Trajectories and Consequences
Edited by John Wanna, Lotte Jensen and Jouke de Vries
Chapter 5: Discerning the Consequences and Integrity of Canada’s Budget Reforms: A Story of Remnants and Resilience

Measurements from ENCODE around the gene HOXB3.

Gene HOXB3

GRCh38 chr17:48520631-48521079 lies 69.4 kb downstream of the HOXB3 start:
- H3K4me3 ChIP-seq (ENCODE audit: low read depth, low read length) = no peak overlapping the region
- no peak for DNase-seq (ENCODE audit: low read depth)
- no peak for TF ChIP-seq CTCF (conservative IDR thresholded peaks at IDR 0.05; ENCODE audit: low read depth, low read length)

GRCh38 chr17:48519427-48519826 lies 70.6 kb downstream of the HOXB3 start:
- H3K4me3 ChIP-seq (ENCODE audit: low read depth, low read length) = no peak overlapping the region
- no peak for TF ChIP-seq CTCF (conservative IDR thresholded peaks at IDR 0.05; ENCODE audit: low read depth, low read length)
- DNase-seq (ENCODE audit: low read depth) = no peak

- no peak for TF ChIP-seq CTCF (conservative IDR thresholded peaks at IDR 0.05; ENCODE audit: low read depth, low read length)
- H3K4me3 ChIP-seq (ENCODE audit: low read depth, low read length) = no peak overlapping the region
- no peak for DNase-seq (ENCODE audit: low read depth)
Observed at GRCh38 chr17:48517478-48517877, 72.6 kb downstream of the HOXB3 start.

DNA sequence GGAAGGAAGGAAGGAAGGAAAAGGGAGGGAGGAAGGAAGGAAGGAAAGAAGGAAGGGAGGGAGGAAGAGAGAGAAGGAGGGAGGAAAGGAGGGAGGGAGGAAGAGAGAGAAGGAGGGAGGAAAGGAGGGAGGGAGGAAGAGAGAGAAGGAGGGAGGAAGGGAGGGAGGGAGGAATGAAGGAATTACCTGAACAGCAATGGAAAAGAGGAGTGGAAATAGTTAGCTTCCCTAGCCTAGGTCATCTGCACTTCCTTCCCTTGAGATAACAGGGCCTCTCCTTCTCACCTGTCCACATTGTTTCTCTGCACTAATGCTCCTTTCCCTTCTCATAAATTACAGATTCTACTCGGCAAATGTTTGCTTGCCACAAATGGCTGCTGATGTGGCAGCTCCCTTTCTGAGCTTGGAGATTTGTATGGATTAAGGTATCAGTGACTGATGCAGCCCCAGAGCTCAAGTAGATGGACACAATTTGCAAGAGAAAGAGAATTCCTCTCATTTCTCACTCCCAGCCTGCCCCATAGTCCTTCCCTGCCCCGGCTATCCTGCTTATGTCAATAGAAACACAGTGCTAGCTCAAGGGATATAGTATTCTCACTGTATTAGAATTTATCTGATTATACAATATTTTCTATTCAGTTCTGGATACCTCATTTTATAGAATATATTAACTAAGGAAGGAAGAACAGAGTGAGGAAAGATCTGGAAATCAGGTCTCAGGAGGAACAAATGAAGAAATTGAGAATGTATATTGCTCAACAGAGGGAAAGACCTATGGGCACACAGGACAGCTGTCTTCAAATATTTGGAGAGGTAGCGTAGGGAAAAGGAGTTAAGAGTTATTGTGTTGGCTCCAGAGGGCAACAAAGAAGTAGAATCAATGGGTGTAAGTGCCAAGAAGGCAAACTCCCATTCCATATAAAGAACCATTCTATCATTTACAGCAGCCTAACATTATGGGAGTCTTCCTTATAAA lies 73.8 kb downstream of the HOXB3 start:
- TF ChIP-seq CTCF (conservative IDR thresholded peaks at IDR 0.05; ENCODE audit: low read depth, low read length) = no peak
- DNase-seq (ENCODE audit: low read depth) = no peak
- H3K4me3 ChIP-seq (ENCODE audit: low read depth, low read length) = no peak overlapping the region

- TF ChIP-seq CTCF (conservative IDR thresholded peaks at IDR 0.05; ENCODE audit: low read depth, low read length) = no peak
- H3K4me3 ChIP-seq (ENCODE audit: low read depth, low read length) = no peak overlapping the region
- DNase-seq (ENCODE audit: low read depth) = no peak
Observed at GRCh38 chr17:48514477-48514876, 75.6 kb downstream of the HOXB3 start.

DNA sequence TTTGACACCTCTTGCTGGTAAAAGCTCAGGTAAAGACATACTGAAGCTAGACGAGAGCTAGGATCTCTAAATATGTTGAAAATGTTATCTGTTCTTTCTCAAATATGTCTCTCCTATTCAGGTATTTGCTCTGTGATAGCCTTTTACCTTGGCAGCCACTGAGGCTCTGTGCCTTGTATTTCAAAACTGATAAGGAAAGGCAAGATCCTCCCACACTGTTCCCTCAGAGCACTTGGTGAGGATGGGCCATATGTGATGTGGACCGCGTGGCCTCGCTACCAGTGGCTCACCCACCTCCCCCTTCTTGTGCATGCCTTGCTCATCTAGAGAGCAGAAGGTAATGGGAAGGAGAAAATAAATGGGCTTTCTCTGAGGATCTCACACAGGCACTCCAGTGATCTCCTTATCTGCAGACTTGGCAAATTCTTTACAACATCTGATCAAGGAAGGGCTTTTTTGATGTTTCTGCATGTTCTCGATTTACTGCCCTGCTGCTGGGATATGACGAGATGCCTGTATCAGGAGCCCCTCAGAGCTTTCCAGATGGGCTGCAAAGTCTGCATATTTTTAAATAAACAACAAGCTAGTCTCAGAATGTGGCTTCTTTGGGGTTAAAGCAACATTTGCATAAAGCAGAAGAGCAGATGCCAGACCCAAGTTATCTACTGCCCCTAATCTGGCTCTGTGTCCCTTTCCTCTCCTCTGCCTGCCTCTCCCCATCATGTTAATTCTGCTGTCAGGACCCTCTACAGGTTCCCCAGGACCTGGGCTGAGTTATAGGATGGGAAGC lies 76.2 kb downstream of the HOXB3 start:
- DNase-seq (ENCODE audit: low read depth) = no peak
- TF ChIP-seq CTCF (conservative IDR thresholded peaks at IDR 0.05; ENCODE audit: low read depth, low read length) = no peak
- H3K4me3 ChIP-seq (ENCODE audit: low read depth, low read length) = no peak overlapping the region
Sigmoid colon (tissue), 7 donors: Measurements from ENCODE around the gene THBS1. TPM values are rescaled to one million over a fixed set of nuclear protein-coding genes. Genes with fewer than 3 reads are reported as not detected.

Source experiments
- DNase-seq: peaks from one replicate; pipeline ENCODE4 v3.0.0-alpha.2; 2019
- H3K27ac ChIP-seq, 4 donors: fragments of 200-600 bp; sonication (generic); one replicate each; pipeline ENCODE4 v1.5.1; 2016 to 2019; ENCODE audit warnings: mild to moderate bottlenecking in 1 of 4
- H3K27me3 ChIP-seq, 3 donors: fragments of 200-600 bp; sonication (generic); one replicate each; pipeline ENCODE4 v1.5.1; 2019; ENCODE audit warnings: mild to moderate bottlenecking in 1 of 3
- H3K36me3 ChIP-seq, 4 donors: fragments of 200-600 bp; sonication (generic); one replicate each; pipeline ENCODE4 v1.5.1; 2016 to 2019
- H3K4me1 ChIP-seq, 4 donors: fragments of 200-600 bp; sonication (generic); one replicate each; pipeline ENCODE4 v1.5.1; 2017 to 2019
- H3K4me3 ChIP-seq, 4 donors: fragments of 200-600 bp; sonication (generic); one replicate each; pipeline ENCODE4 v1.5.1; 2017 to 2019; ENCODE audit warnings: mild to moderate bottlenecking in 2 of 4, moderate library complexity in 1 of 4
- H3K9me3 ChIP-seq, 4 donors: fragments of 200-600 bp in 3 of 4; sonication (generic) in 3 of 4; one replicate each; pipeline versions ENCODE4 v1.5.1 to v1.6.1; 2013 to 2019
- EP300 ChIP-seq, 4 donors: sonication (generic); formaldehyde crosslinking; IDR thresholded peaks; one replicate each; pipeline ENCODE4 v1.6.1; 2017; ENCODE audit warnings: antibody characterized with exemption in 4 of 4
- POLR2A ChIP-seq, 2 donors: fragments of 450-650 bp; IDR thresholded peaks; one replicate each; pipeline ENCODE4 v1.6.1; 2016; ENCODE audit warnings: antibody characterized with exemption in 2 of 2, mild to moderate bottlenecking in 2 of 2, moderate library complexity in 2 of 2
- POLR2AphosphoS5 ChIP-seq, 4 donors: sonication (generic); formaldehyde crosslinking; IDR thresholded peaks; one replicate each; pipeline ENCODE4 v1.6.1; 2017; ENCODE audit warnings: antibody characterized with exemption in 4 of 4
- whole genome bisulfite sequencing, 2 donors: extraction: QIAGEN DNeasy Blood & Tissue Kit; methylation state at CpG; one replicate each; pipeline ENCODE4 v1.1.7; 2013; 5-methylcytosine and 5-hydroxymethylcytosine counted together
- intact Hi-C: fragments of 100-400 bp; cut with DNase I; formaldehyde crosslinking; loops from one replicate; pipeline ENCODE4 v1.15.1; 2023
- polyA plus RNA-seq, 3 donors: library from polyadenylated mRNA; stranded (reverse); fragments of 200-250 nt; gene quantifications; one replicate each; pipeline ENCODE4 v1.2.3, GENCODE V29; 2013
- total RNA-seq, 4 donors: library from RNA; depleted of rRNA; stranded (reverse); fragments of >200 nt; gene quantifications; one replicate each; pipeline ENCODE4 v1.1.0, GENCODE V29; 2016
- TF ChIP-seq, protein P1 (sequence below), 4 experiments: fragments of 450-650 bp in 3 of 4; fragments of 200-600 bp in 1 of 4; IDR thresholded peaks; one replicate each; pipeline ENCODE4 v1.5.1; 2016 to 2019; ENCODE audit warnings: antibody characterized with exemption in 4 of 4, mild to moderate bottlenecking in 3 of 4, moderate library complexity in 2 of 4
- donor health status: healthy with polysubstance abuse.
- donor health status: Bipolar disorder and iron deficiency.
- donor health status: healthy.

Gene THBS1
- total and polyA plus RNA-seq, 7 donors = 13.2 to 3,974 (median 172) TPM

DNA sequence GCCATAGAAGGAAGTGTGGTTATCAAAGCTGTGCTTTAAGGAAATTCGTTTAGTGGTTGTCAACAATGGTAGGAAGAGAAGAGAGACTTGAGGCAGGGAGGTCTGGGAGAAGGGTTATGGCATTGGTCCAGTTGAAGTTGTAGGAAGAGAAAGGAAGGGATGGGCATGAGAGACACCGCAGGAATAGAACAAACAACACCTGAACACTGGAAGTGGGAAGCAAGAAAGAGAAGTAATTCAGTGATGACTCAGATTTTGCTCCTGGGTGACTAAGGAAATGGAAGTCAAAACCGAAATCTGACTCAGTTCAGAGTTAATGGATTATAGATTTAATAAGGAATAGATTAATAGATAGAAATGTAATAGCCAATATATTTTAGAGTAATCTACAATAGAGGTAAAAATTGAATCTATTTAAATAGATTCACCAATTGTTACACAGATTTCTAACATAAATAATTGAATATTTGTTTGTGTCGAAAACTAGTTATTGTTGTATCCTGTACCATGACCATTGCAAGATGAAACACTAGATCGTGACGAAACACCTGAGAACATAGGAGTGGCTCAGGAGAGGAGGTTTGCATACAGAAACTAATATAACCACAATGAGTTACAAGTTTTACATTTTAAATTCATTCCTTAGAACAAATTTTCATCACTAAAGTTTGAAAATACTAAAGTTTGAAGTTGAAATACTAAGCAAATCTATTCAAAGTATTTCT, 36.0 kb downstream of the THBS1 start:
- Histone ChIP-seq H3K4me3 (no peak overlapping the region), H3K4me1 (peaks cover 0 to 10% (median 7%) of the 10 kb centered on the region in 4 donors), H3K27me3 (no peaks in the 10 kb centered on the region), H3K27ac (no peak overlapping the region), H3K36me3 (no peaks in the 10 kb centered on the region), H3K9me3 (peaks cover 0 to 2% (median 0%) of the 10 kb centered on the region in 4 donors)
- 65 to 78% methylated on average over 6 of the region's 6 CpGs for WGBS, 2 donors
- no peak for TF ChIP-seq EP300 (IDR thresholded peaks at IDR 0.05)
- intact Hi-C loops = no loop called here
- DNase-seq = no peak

5. Discerning the consequences and integrity of Canada’s budget reforms: a story of remnants and resilience David A. Good and Evert A. Lindquist Describing and capturing the essence of budget reform is not easy. Each budget reform is often a reaction to the failings of the previous reform. Yesterday’s reforms become today’s practices and today’s practices become tomorrow’s problems. What was promised in reform announcements rarely gets implemented in practice. Indeed, the reality of budget reform is a ‘slippery and fluid phenomenon’ (Lindquist and White 1994). Understanding the intentions of reform, what gets done, and what was achieved requires time and perspective, and appreciation of the flow and legacy of previous reforms. When Canadian officials from the budget office meet annually with their counterparts from the 30 member countries of the Organisation for Economic Co-operation and Development (OECD), they talk about the ‘functions of the budget office’. Using the latest language, they reflect on ‘the role of fiscal rules’, ‘the political economy of reallocation’ and ‘budgeting and managing for performance’ (OECD 2003). Indeed, as Schick (1997) explains: ‘all budget systems – reformed and traditional – have three basic budget objectives: (i) to maintain aggregate fiscal discipline, (ii) to allocate resources in accord with government priorities, and (iii) to promote the efficient delivery of services’ (see also Allen and Tommasi 2001). Part of the story about budget reform in Canada is the changing relative importance of these objectives to government and the changing ways governments have gone about pursuing them. This chapter reviews...
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